Quantcast

Got Homework?

Connect with other students for help. It's a free community.

  • across
    MIT Grad Student
    Online now
  • laura*
    Helped 1,000 students
    Online now
  • Hero
    College Math Guru
    Online now

Here's the question you clicked on:

55 members online
  • 0 replying
  • 0 viewing

malexander Group Title

I am having trouble understanding the concept of implicit differentiation. Can anyone explain it in simple terms?

  • 2 years ago
  • 2 years ago

  • This Question is Closed
  1. lgbasallote Group Title
    Best Response
    You've already chosen the best response.
    Medals 2

    1) differentiate left side 2) differentiate right side 3) isolate y' 4) substitute y (if possible)

    • 2 years ago
  2. malexander Group Title
    Best Response
    You've already chosen the best response.
    Medals 0

    can you give an example @lgbasallote ?

    • 2 years ago
  3. satellite73 Group Title
    Best Response
    You've already chosen the best response.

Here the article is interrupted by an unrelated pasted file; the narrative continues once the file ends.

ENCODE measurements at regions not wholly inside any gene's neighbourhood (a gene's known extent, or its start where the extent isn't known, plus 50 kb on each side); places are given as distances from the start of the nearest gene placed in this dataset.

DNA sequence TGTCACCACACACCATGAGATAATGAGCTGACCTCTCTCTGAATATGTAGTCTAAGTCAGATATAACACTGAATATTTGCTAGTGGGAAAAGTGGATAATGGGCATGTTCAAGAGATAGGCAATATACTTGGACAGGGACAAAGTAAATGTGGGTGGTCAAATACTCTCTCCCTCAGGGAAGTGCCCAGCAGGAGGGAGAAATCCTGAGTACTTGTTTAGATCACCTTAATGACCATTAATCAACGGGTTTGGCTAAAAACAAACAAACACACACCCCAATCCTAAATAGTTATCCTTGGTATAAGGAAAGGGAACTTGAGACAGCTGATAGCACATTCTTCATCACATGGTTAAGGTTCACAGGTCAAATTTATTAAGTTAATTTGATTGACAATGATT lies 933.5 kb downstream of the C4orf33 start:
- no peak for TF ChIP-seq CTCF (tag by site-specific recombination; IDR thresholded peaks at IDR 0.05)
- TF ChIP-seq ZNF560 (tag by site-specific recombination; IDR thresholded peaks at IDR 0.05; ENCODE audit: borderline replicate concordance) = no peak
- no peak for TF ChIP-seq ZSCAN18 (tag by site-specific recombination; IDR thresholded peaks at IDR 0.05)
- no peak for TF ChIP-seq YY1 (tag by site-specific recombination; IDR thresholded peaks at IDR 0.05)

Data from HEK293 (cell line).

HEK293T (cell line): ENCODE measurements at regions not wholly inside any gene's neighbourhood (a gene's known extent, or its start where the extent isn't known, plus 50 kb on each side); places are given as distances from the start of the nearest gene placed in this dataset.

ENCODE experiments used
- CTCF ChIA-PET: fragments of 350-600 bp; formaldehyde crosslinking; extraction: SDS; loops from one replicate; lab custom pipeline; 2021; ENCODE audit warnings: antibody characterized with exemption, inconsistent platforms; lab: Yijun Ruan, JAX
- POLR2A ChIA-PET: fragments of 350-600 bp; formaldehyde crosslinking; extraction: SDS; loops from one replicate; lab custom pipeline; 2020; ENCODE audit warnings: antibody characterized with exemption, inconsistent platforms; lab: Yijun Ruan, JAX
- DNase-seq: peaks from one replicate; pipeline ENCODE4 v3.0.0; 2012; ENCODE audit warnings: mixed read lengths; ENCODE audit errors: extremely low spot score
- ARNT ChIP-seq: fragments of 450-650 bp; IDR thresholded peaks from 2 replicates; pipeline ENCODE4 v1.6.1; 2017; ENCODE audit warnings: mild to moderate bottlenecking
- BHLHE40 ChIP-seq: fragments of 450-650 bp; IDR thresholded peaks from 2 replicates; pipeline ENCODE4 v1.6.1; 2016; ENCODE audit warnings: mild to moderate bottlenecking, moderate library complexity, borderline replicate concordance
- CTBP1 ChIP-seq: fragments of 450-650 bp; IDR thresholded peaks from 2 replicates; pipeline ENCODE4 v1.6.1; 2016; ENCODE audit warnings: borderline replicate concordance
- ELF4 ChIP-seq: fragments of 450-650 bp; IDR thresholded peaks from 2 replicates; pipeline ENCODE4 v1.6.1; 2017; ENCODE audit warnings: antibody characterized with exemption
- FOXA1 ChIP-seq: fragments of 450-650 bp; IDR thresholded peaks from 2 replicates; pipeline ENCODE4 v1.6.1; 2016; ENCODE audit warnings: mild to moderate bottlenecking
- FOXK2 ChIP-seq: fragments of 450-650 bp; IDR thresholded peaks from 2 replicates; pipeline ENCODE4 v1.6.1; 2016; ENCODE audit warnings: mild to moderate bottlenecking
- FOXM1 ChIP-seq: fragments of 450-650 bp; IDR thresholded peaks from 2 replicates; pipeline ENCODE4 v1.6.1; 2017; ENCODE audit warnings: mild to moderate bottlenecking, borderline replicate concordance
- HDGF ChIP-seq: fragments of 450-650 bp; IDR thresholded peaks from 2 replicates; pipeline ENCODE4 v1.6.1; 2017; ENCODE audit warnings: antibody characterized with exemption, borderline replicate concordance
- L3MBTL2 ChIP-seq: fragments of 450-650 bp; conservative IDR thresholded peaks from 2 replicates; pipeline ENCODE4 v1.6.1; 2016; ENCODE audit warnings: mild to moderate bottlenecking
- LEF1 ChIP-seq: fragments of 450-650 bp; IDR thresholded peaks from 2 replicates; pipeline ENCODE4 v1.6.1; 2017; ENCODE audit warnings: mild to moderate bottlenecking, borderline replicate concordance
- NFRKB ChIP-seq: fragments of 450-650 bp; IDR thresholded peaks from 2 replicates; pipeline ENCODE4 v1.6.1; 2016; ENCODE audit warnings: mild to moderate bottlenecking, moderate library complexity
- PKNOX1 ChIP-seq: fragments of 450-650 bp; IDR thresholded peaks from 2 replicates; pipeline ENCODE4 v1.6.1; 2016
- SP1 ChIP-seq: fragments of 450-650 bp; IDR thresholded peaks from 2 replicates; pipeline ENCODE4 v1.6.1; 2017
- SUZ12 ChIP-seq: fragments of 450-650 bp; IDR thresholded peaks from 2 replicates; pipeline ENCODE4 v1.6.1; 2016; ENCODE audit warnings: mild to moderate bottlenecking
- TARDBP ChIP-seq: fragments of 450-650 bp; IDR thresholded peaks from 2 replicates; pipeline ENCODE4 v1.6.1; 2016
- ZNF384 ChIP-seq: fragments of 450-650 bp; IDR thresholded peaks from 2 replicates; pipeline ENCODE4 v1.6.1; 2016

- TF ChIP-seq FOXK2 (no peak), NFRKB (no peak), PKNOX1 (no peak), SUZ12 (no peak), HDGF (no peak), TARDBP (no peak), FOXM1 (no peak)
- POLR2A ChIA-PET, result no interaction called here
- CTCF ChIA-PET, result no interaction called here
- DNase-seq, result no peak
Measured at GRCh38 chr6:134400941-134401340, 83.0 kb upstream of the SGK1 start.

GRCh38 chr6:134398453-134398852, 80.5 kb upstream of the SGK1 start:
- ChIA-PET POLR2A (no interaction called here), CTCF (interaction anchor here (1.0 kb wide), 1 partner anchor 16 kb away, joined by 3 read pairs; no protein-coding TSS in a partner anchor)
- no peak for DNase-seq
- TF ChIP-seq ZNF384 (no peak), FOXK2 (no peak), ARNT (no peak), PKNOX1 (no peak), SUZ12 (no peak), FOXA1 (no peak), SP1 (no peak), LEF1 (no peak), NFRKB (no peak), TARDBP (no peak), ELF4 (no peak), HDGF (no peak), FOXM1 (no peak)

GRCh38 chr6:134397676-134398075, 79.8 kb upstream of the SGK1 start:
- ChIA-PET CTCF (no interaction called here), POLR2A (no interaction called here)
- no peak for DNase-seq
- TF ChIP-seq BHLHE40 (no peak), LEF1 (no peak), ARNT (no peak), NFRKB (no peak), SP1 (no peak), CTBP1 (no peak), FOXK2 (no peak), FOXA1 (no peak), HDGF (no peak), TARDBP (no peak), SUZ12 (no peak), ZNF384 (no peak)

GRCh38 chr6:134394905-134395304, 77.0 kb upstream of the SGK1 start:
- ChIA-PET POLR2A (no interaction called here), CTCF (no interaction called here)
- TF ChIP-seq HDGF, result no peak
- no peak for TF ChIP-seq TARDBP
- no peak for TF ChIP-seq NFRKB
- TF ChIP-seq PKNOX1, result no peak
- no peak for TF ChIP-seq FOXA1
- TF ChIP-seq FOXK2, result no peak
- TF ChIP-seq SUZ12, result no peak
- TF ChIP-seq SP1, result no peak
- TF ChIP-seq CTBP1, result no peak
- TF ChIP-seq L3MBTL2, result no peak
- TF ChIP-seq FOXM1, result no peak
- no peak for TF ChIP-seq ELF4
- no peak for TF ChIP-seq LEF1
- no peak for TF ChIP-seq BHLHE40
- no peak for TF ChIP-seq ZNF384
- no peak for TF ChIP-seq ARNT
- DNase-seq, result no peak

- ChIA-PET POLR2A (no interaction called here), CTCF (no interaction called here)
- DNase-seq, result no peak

Medals 0

    simplest explanation i have ever seen is in the video here http://patrickjmt.com/ i cannot link directly to the video, but it is in the calculus section and very easy to understand

    • 2 years ago
  4. lgbasallote Group Title
    Best Response
    You've already chosen the best response.
    Medals 2

    a good example would be \[y = a^x\] classic

    • 2 years ago
  5. lgbasallote Group Title
    Best Response
    You've already chosen the best response.
    Medals 2

    note: a is a constant and x is the variable you wanna differentiate

    • 2 years ago
  6. malexander Group Title
    Best Response
    You've already chosen the best response.